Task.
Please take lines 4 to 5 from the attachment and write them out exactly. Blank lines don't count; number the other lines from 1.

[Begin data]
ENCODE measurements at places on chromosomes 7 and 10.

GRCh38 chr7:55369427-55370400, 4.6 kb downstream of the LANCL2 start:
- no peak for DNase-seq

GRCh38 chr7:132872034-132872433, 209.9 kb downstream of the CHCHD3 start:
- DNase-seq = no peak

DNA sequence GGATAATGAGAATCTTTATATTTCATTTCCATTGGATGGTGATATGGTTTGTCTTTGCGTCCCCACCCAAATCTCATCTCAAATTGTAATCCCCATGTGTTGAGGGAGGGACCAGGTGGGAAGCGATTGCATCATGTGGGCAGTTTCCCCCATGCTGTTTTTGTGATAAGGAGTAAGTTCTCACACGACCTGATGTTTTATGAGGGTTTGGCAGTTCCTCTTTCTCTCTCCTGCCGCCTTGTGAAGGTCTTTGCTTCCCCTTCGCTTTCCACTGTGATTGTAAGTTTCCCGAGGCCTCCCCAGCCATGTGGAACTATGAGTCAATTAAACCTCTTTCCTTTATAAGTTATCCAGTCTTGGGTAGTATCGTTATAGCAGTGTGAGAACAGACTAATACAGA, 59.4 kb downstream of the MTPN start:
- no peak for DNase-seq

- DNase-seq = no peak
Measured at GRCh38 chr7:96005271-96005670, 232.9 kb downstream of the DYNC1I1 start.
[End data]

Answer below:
GRCh38 chr7:132872034-132872433, 209.9 kb downstream of the CHCHD3 start:
- DNase-seq = no peak